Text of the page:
How to Design An Outcomes Focused Federal GovernmentSix Recommendations for the Biden Administration

500% increase in workforce enrollment and program completion for previously underserved youth in a workforce development program in Virginia

33% reduction in psychiatric emergency room visits by chronically homeless  in California

50% fewer days in jail and 61% fewer arrests for high-risk, high-need criminal offenders in Utah

22% improvement in speedy access to mental health and case management services for underserved clients in Oregon

When state and local government agencies have the necessary knowledge, resources and support to change the way they design, deliver and assess human services, people served by public systems measurably improve their lives. 

The Case for an Outcomes Focused Government Paradigm

Federally funded human services (healthcare, community development, food assistance, workforce, education, reentry, housing, child support etc.) are successful when they consistently achieve improved and more equitable outcomes for the people they serve. Yet many such services fall short of their potential due to SYSTEM INEFFICIENCIES and SYSTEMIC RACISM. Given its commitment to racial equity and building back better, the Biden administration is well positioned to help state and local governments gain the knowledge, resources, and capacity they need to re-orient policies, practices and behaviors in support of improved and equitable outcomes.

In order to better help state and local governments, the Biden Administration, led by OMB and DPC, should work to adjust federal financial and regulatory policy, technical assistance and management practices in support of an outcomes focused government (OFG) system change paradigm

Components of the OFG Paradigm

The OFG paradigm is a proven system change approach that encompasses eight components necessary to reorient policy, practices and behaviors in support of improved and more equitable outcomes. The paradigm starts by establishing a clear goal for a given population which can be as small as improving kindergarten readiness for pre-k children in a given county and as big as improving economic mobility for racial minority youth in an entire state.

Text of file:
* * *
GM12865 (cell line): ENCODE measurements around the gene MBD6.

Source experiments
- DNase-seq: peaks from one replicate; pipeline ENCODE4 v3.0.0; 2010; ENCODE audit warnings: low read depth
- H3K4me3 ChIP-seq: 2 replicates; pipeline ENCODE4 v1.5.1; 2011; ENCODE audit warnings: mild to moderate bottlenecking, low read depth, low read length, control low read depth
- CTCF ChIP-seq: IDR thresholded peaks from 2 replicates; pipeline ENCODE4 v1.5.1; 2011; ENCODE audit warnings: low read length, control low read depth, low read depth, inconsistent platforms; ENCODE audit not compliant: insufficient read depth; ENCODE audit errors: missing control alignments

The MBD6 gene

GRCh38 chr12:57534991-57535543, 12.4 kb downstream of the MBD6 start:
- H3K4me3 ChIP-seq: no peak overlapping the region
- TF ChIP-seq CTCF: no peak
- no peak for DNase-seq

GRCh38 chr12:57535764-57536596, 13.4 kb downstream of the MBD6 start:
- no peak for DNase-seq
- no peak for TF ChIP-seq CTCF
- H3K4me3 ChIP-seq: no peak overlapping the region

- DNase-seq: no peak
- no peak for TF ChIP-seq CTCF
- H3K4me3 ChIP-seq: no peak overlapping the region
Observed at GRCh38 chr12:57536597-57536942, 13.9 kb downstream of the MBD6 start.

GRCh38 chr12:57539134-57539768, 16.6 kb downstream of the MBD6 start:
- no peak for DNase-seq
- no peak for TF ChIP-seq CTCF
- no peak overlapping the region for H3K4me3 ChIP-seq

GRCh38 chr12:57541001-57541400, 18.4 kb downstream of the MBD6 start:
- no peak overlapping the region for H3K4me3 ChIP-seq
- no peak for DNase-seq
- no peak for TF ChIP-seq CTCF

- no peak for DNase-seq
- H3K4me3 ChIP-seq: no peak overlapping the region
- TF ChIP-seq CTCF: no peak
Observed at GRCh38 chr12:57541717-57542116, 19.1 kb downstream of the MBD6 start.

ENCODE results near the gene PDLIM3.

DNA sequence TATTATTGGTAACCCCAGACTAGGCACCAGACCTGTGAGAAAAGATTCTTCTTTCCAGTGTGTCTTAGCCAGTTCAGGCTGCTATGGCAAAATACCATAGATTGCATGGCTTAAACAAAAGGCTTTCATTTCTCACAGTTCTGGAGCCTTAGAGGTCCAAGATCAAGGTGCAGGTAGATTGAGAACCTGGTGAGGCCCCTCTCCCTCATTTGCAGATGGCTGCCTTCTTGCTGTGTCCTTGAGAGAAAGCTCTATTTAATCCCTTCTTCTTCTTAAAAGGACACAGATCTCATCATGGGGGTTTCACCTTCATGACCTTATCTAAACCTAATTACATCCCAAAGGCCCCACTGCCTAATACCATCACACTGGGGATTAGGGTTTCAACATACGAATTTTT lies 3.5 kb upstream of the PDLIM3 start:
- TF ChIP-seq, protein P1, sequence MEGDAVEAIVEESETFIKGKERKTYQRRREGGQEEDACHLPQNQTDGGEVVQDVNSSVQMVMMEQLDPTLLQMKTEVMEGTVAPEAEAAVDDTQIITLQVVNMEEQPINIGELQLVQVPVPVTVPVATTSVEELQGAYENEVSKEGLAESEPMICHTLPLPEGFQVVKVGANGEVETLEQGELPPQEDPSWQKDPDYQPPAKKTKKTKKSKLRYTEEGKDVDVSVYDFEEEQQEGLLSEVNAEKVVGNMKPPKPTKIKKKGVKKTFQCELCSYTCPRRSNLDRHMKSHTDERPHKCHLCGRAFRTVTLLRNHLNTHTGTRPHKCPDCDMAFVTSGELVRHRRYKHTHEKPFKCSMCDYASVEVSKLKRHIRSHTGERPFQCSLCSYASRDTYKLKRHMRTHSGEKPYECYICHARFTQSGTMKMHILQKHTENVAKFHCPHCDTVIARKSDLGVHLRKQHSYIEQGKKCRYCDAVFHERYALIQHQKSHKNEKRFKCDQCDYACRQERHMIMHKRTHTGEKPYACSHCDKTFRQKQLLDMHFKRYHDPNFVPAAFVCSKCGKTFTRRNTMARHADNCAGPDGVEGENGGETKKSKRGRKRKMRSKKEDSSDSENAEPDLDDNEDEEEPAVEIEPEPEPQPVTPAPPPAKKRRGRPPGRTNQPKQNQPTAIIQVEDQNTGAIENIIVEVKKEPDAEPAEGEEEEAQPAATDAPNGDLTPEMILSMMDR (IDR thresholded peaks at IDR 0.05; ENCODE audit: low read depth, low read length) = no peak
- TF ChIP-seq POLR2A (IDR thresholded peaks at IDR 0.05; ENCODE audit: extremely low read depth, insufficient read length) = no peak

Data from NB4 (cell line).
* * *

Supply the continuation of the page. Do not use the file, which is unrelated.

Once goals are established, the lead government agency, moves through the OFG Paradigm components to use and analyze quantitative and qualitative data to uncover barriers and equities; establish partnerships to break down silos; incentivize outcomes over outputs; implement evidence-informed practices; assess progress; learn through continous improvement structures; and systematize effectives management practices.

Outcomes Focused Technical Assistance (OFTA) is a ninth and central element as it makes it possible to systemically and sustainably work through and facilitate change management with the other components. Addressing one component without the others runs a high risk of perpetuating silos or making a narrow adjustment to a single process or program that doesn’t last over time.

Recommended steps to enable the OFG Paradigm

1. Set a vision and strategy for the US human services system

Since individuals accessing services have a myriad of complex, evolving and compounded needs, federal (and state agencies) should work together to develop, manage, oversee and evaluate human services.  In order to work as a coherent system with each agency supporting a piece of a whole, the DPC should lead a collaborative, human-centered effort with human service agencies  (HHS, USDA, HUD, DOL, Dept of Ed, DOJ and CNCS) to develop a vision, mission and strategic plan for the entire US human service system.

2. Conduct and outcomes review and update regulatory guidance

To ensure that the regulations that govern human service delivery are in support of outcomes (rather than barriers to overcome), we recommend that OMB and DPC work with the human service agencies and state and local practitioners to conduct an outcomes review across human service programs with a particular focus on uncovering outcome and equity barriers. DPC, OMB and agencies can then work to update respective regulatory, legislative and executive guidance, rules and resources to make it easier for state and local agencies to adopt the OFG paradigm.  

3. Increase outcomes focused TA (OFTA)

Technical Assistance (TA) is widely used by federal agencies to assist states, localities, non-profits and other grantees in implementing their programs. To expand the use of federal TA for outcome (rather than compliance) purposes, OMB and the DPC should lead an effort to provide human service agencies with guidance and support on how to engage OFTA for itself while also making it more readily available to state and local governments. 

4. Assign federal responsibilities for state/local outcomes

OMB should appoint a senior official to coordinate and support inter-agency efforts to diffuse the OFG paradigm to state and local levels.  Each human service agency should similarly designate a State and Local Outcomes Offices who reports directly to the Performance Improvement Officer (PIO).

5. Create interagency OFG Council

The DPC or OMB should create an interagency Council of State and Local Outcomes Officers with three purposes: 1) implement relevant aspects of the human service strategy 2) serve as a learning community to identify and promote best practices developed in enhancing State and Local outcomes, and 3) develop cross-agency strategies to meet emerging issues and challenges.

6. Build federal capacity for outcomes management 

Federal program, contracting, data, finance, legal and other staff need training and coaching on how to use their positions to drive improved and more equitable outcomes.  OPM should therefore offer an “outcomes management” competency model through the Federal Executive Institute as well as through partnerships with  university programs.